'Filosofía pirata, edición libre', discussion with Perro Tuerto y Pucho (El Rancho Electrónico) y Gabriela Méndez Cota (Universidad Iberoamericana) for the Mexico city radio station Ibero, September 12, 2019.

Open Humanities Press – The Inhumanist Manifesto

Pirate Philosophy, This Is Not A Pipe Podcast

HyperCritical Theory

Übercapitalism and What Can Be Done About It

Recent publications

Masked Media (limited edition paper-only publication for The House That Heals The Soul exhibition, Tetley, Leeds, 2018) 

 The Inhumanist Manifesto: Extended Play (Techne Lab, 2017)

Open Access

Most of Gary's work is freely available to read and download either here in Media Gifts or in Coventry University's online repositories PURE here, and CURVE here 

Radical Open Access

« The Philosophical Salon - new book from Open Humanities Press' Critical Climate Change series | Main | Ten Ways To Affirmatively Disrupt Platform Capitalism And The Sharing Economy Of Uber And Airbnb ♯2: Pressure Regulators to Change the Law »

Disrupting the Humanities: Towards Posthumanities - special issue of JEP

We are pleased to announce the publication of a special issue of the Journal of Electronic Publishing: ‘Disrupting the Humanities: Towards Posthumanities’, edited by Janneke Adema and Gary Hall.  

‘Disrupting the Humanities: Towards Posthumanities’ consists of a selection of video-articles by Johanna Drucker, Mark Amerika, Erin Manning, Monika Bakke, Endre Dányi, Lesley Gourlay, Silvio Lorusso, Niamh Moore, Karen Newman, SØren Pold, Craig Saper, Sarah Kember, and Iris van der Tuin.

It is available for free, open access, CC-BY, here:

‘Posthumanities: The Dark Side of “The Dark Side of the Digital”’

Adema and Hall have written a 10,000 word opening essay, discussing the conceptual premises that underly this special issue. Engaging with various discourses around the digital humanities, the essay outlines the experimental mode in which the videos included in the issue have been edited, as well as pointing to the idea of "posthuman humanities".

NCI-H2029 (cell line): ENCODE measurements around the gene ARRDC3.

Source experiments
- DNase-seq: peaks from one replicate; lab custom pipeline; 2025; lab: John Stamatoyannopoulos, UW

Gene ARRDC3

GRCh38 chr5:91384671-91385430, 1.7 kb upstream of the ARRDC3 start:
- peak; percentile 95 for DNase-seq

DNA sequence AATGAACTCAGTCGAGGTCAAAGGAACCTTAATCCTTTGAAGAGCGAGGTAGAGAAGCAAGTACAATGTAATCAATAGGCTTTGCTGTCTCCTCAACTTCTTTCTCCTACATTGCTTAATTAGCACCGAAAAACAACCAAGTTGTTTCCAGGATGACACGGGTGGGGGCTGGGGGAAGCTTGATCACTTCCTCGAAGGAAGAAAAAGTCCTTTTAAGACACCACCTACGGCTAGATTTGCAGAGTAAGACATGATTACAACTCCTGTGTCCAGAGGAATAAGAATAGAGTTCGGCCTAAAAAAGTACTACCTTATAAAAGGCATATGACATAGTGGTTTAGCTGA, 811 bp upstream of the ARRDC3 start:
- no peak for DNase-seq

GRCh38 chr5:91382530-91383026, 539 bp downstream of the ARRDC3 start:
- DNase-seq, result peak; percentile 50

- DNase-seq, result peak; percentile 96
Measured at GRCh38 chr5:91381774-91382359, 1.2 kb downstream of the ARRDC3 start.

A table of contents for this special issue of the Journal of Electronic Publishing is provided below.  


Disrupting the Humanities: Towards Posthumanities

The Journal of Electronic Publishing (JEP)

Volume 19, No. 2 winter 2016

Edited by Janneke Adema and Gary Hall



1  Maria Bonn, A Note From JEP

2 Janneke Adema and Gary Hall, Posthumanities: The Dark Side of “The Dark Side of the Digital”

PART ONE – Creating Posthumanities: Disrupting Humanities Methodologies

Part one of Disrupting the Humanities consists of a radical exploration of new posthumanist methodologies that take into account the agency of technologies and other non-human actants involved in modern forms of knowledge production. 

3   Monika Bakke, Deep Time Environments: Art And The Materiality Of Life Beyond The Human 

4   Lesley Gourlay, Posthuman Texts: Nonhuman Actors, Mediators and Technologies of Inscription 

5   Niamh Moore, “Humanist” Methods in a “More-than-Human” World 

6   Iris van der Tuin, Reading Diffractive Reading: Where and When Does Diffraction Happen?

PART TWO – Performing Posthumanities: Disrupting Humanities Aesthetics

Part two looks at the ways in which research is mediated and performed. It focuses on a reconsideration of the aesthetics of scholarship, including the “aesthetics of bookishness.” In doing so it investigates the potential of more post-digital, hybrid and multimodal forms of knowledge creation. 

7   Erin Manning, 10 Propositions for Research-Creation 

8   SØren Pold, Ink After Print: Literary Interface Criticism 

9   Johanna Drucker, Diagrammatic Form and Performative Materiality 

10  Silvio Lorusso, The Post-Digital Publishing Archive: An Inventory of Speculative Strategies

PART THREE – Circulating Posthumanities: Disrupting Humanities Institutions

Part three of Disrupting the Humanities provides a critical examination of how research is disseminated and shared, be it by publication to peers or to students in a pedagogical setting, or by adopting practices of radical openness and experimentation to challenge the normative and often print-based (neo)liberal humanist assumptions of how scholars in the humanities communicate. 

11   Sarah Kember, At Risk? The Humanities and the Future of Academic Publishing 

12   Endre Dányi, Samizdat Lessons: Three Dimensions of the Politics of Self-Publishing 

13    Craig Saper, Disrupting Scholarship 

14    Mark Amerika, Glitch Ontology (A Video Performance) 

15    Karen Newman, The West Midlands as an ‘Electronic Super Highway’: BOM and the Emergence of New Art Infrastructures


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